Beyond the resume: How to screen job candidates for emotional intelligence

Certain questions can help you find the right leaders for your team

Using behavioral-based interviewing can help ensure you make the right hires, Annie McKee writes for Harvard Business Review.

Emotionally intelligent leaders are crucial to a high-functioning team. They can read coworkers' emotions, manage conflict, and inspire others. But many managers don't have these skills, says McKee, a senior fellow at the University of Pennsylvania and founder of the Teleos Leadership Institute.

"They don't recognize the impact of their own feelings and moods," she writes. "They are less adaptable than they need to be in today's fast-paced world. And they don't demonstrate basic empathy for others."

That's because many companies don't screen people for emotional intelligence in the hiring process, McKee argues. "We look for where someone went to school, high grades and test scores, technical skills, and certifications, not whether they build great teams or get along with others," she writes.

The hidden costs of bad hires and how to avoid them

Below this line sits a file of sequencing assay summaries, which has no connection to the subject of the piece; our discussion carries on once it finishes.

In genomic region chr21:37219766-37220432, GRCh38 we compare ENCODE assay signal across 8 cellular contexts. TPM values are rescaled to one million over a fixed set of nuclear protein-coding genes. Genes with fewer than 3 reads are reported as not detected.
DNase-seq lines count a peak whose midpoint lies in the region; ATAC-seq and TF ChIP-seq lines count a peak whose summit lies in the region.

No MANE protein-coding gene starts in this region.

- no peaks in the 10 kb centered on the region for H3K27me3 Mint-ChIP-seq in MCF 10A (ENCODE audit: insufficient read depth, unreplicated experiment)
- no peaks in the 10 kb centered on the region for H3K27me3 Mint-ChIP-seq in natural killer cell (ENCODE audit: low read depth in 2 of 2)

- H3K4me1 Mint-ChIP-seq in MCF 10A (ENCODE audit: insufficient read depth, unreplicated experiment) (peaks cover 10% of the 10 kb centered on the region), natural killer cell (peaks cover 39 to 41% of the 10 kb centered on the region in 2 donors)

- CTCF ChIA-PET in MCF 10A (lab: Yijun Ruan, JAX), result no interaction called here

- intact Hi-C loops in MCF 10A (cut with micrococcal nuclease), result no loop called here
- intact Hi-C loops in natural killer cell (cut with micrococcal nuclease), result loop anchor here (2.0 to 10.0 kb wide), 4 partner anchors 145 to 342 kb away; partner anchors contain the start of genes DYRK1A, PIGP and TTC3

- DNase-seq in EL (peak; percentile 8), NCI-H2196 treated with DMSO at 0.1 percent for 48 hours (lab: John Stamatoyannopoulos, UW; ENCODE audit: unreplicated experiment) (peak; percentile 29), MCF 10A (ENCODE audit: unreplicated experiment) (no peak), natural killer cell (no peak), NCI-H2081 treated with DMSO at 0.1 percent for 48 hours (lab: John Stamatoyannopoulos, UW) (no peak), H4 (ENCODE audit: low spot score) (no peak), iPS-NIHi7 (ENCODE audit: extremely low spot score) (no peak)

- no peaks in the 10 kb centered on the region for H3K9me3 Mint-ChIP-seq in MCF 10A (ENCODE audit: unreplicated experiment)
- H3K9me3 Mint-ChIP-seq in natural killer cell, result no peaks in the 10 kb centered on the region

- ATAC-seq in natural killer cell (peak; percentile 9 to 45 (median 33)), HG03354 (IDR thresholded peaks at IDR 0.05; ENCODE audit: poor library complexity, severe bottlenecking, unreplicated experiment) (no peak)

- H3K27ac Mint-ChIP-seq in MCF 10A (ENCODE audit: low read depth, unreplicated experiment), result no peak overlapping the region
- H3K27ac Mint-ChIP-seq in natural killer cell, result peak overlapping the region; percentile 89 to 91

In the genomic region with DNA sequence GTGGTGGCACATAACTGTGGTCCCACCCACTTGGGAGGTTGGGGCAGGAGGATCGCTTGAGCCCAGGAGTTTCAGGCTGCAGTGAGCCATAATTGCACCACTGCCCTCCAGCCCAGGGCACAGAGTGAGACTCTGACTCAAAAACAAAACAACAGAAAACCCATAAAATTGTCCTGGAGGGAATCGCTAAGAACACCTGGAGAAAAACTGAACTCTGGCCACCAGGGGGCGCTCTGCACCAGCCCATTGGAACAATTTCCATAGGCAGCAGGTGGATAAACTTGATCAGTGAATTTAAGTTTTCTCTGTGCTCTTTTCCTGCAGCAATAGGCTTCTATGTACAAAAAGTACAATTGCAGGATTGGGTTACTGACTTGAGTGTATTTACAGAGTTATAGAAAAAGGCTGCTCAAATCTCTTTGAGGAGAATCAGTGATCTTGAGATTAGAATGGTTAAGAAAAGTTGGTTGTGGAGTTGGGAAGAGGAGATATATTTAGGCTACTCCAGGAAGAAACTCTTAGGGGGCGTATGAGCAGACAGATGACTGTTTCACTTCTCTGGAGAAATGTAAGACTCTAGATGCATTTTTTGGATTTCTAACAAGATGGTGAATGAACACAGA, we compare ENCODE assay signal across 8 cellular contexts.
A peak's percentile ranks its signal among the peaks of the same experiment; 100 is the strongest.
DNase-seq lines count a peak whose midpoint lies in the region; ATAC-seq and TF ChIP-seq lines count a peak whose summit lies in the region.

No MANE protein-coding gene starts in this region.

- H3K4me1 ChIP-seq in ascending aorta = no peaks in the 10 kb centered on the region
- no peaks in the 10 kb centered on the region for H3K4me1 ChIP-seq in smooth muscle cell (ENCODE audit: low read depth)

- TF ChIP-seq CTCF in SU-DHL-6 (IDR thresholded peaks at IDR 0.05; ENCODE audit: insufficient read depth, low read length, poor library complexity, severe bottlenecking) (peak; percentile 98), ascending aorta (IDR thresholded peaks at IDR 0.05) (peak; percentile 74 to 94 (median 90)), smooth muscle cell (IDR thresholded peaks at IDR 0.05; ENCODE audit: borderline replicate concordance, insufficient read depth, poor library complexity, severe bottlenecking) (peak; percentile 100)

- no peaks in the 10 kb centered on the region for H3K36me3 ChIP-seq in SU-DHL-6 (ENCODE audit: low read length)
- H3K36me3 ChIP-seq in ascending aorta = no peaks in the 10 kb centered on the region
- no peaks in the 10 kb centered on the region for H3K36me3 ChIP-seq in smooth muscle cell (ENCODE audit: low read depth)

To avoid the classic pitfalls and find the right fits for your team, McKee outlines what to do—and what to avoid—to spot emotionally intelligent people in the hiring process.

Don't rely on personality tests. Hiring managers shouldn't gauge a person's emotional intelligence based on a personality test, McKee argues, as such tests aren't reliable barometers of characteristics such as empathy or self-awareness. Don't use a self-reported test, either, since people often don't assess themselves correctly—and may fudge the truth to get the job, McKee says.

Feedback tools such as the Emotional and Social Competency Inventory can be helpful, McKee adds, but should only be used to develop current employees, not evaluate perspective ones.

How to spot emotionally intelligent people in an interview

Gauge emotional intelligence during the interview. Use behavioral-based interviewing to gauge a potential employee's emotional intelligence and ensure the candidate is not presenting an "idealized notion of themselves and what they'd like to be," McKee writes.

Ask the candidate to explain difficult situations in which they were successful and unsuccessful, and push for details about how they interacted with others.

"This interview technique allows you to ask for and hear details about how the candidate thinks in situations that involve stress, challenges, and other people," McKee says.

Don't take the candidate's word for it. McKee recommends asking for references—and calling them up. Ask references specific questions about candidates' emotional intelligence, how they handle conflict, and what they do to motivate employees. "Specifically, ask for examples of how your candidate treats other people," McKee says (McKee, Harvard Business Review, 2/5).


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